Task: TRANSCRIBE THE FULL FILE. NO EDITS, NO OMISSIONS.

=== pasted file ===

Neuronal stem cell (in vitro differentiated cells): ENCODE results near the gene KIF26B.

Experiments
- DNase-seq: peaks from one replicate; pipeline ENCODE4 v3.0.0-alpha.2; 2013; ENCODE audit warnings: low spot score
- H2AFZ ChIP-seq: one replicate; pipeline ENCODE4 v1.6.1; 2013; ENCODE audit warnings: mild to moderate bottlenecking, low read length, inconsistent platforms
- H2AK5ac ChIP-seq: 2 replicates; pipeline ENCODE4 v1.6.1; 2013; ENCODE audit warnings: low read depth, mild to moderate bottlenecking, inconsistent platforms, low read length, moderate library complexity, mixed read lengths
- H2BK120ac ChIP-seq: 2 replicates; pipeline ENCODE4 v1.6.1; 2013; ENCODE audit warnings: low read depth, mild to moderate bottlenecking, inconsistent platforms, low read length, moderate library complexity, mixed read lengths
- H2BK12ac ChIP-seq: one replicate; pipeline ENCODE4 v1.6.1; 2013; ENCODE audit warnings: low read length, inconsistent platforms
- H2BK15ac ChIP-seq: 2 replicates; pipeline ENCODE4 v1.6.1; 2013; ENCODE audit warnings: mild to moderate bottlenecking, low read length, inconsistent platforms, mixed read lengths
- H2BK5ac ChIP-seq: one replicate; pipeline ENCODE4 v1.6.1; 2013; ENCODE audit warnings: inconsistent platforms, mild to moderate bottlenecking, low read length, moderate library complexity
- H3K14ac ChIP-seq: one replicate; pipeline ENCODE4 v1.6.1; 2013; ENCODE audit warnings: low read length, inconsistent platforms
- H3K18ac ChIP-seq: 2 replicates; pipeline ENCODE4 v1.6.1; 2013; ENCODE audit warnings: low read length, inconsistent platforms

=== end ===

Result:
Neuronal stem cell (in vitro differentiated cells): ENCODE results near the gene KIF26B.

Experiments
- DNase-seq: peaks from one replicate; pipeline ENCODE4 v3.0.0-alpha.2; 2013; ENCODE audit warnings: low spot score
- H2AFZ ChIP-seq: one replicate; pipeline ENCODE4 v1.6.1; 2013; ENCODE audit warnings: mild to moderate bottlenecking, low read length, inconsistent platforms
- H2AK5ac ChIP-seq: 2 replicates; pipeline ENCODE4 v1.6.1; 2013; ENCODE audit warnings: low read depth, mild to moderate bottlenecking, inconsistent platforms, low read length, moderate library complexity, mixed read lengths
- H2BK120ac ChIP-seq: 2 replicates; pipeline ENCODE4 v1.6.1; 2013; ENCODE audit warnings: low read depth, mild to moderate bottlenecking, inconsistent platforms, low read length, moderate library complexity, mixed read lengths
- H2BK12ac ChIP-seq: one replicate; pipeline ENCODE4 v1.6.1; 2013; ENCODE audit warnings: low read length, inconsistent platforms
- H2BK15ac ChIP-seq: 2 replicates; pipeline ENCODE4 v1.6.1; 2013; ENCODE audit warnings: mild to moderate bottlenecking, low read length, inconsistent platforms, mixed read lengths
- H2BK5ac ChIP-seq: one replicate; pipeline ENCODE4 v1.6.1; 2013; ENCODE audit warnings: inconsistent platforms, mild to moderate bottlenecking, low read length, moderate library complexity
- H3K14ac ChIP-seq: one replicate; pipeline ENCODE4 v1.6.1; 2013; ENCODE audit warnings: low read length, inconsistent platforms
- H3K18ac ChIP-seq: 2 replicates; pipeline ENCODE4 v1.6.1; 2013; ENCODE audit warnings: low read length, inconsistent platforms